Is there a need for re-sealing cut ends of envelope-treated softwood framing timber to protect against attack from Coptotermes spp. (Isoptera)?
M Lenz, J W Creffield, S Runko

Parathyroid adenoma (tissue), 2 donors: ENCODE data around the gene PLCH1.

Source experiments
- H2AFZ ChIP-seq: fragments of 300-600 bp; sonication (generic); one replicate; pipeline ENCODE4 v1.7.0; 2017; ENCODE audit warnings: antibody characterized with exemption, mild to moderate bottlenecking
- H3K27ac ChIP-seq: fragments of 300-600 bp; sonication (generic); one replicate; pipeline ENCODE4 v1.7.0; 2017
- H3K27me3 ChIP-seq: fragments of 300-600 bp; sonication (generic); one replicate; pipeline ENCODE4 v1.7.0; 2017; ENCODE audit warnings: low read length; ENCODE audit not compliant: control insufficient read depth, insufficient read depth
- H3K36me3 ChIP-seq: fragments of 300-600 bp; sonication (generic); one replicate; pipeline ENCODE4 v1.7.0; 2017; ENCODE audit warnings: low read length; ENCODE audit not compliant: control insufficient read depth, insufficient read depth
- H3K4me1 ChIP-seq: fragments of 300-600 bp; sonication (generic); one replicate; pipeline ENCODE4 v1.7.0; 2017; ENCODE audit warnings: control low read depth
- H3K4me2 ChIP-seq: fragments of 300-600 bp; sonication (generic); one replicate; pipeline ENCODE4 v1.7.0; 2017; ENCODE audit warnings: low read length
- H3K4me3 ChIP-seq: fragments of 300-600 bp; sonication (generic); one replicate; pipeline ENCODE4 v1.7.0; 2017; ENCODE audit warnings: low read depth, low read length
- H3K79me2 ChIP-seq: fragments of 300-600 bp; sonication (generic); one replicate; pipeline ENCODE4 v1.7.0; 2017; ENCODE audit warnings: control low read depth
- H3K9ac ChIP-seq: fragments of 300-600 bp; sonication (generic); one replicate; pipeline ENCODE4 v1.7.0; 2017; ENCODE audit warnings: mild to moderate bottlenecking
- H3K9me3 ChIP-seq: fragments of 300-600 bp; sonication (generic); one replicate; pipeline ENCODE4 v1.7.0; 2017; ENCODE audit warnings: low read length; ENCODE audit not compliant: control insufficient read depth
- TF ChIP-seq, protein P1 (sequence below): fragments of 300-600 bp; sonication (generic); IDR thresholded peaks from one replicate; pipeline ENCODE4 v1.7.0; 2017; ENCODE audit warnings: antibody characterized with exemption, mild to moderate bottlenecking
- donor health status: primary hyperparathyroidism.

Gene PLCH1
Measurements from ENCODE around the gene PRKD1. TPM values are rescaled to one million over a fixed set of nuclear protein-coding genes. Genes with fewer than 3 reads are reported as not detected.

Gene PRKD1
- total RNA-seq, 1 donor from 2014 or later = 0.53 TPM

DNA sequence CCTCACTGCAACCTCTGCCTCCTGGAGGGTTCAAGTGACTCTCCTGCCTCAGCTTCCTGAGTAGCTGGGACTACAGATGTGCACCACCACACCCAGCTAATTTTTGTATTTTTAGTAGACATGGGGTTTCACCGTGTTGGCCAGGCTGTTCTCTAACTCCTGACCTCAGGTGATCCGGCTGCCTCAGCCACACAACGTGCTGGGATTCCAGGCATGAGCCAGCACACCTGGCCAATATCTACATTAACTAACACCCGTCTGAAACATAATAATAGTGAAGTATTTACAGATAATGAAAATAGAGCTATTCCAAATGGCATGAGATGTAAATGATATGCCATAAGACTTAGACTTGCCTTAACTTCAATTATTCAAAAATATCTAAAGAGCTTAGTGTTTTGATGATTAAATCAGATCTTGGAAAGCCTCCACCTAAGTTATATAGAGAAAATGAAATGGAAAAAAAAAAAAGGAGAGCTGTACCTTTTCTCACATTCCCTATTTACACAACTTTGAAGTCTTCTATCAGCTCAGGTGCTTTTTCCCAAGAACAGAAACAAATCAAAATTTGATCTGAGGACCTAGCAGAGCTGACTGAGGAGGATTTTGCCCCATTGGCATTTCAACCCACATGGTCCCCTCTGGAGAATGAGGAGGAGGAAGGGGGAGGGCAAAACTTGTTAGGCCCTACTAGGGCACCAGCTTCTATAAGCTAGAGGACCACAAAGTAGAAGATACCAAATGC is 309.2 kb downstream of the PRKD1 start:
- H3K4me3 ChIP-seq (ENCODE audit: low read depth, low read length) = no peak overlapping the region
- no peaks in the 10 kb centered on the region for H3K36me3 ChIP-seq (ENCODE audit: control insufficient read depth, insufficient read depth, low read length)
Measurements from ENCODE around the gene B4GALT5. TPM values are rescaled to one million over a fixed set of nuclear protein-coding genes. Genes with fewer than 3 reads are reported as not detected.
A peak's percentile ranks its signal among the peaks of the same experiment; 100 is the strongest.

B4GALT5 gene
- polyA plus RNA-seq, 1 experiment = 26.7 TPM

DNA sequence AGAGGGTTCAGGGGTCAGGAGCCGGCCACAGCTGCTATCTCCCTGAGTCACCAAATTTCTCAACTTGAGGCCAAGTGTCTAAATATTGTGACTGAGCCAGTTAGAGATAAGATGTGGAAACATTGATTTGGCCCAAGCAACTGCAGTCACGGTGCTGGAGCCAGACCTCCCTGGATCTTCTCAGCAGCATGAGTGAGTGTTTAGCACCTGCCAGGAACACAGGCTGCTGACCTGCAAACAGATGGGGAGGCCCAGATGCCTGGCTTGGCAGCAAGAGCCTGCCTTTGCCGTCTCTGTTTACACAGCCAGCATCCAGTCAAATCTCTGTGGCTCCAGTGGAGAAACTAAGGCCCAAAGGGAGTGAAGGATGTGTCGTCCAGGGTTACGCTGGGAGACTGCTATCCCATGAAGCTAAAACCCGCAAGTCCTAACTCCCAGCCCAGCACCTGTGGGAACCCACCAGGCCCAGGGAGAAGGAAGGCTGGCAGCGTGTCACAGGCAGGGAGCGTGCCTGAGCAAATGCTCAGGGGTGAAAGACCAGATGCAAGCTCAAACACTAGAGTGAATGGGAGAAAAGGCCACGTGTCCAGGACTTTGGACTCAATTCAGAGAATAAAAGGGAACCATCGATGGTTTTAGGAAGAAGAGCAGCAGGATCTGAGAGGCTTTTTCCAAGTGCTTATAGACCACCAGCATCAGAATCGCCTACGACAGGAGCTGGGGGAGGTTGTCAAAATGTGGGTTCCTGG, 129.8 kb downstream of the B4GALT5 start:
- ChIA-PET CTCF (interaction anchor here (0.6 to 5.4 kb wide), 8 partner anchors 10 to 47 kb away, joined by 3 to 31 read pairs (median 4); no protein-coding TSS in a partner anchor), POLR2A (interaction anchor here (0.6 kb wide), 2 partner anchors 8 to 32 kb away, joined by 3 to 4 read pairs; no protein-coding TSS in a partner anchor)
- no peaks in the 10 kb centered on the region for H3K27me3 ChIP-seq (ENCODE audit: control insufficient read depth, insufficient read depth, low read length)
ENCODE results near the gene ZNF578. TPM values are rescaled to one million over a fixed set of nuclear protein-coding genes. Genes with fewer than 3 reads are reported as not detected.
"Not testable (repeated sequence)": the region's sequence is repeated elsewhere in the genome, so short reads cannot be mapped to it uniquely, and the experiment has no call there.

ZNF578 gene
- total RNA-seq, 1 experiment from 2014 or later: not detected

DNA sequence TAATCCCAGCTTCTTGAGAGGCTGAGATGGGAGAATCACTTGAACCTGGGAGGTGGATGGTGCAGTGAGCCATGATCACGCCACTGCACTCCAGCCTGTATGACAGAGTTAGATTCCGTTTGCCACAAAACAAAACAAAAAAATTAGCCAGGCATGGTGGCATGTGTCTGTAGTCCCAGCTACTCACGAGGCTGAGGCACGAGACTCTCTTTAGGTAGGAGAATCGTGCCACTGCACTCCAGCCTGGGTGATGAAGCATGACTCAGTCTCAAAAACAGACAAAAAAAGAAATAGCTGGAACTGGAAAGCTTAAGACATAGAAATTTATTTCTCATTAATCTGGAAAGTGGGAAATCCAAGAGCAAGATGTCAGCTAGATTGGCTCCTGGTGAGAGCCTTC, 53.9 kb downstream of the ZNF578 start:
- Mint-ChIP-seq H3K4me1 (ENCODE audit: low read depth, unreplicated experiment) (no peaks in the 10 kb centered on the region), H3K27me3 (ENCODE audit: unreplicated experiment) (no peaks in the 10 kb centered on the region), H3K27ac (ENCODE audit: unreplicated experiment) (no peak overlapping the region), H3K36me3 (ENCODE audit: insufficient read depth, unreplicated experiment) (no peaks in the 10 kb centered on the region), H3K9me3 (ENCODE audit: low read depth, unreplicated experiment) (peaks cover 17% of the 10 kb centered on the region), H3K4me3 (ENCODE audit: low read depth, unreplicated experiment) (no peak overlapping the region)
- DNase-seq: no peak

The claim that Australian Coptotermes acinaciformis (Froggatt) do not appear to initiate attack on timber from the end grain, thereby negating the need for treating exposed cut ends of softwood framing material (35 x 90mm) which has a Tanalith™ T envelope, was investigated. Specimens of commercial Pinus radiata framing timber (untreated) and Pinus elliottii (untreated, envelope-treated) were partially enclosed in fine stainless steel mesh. Either cut ends (cuts at angles from 90° to 15º) or the sides of specimens were exposed to termites at three field sites in Australia: northern tropics (Darwin, NT), subtropical southeast coast (Brisbane, QLD) and temperate south-eastern inland (Griffith, NSW). C. acinaciformis is common at all sites. Results to date showed that this species of termite readily attacks timber from the end grain, including exposed cut ends of envelope-treated material. The patterns of attack observed for Coptotermes are similar to those of a number of other pest species of termites.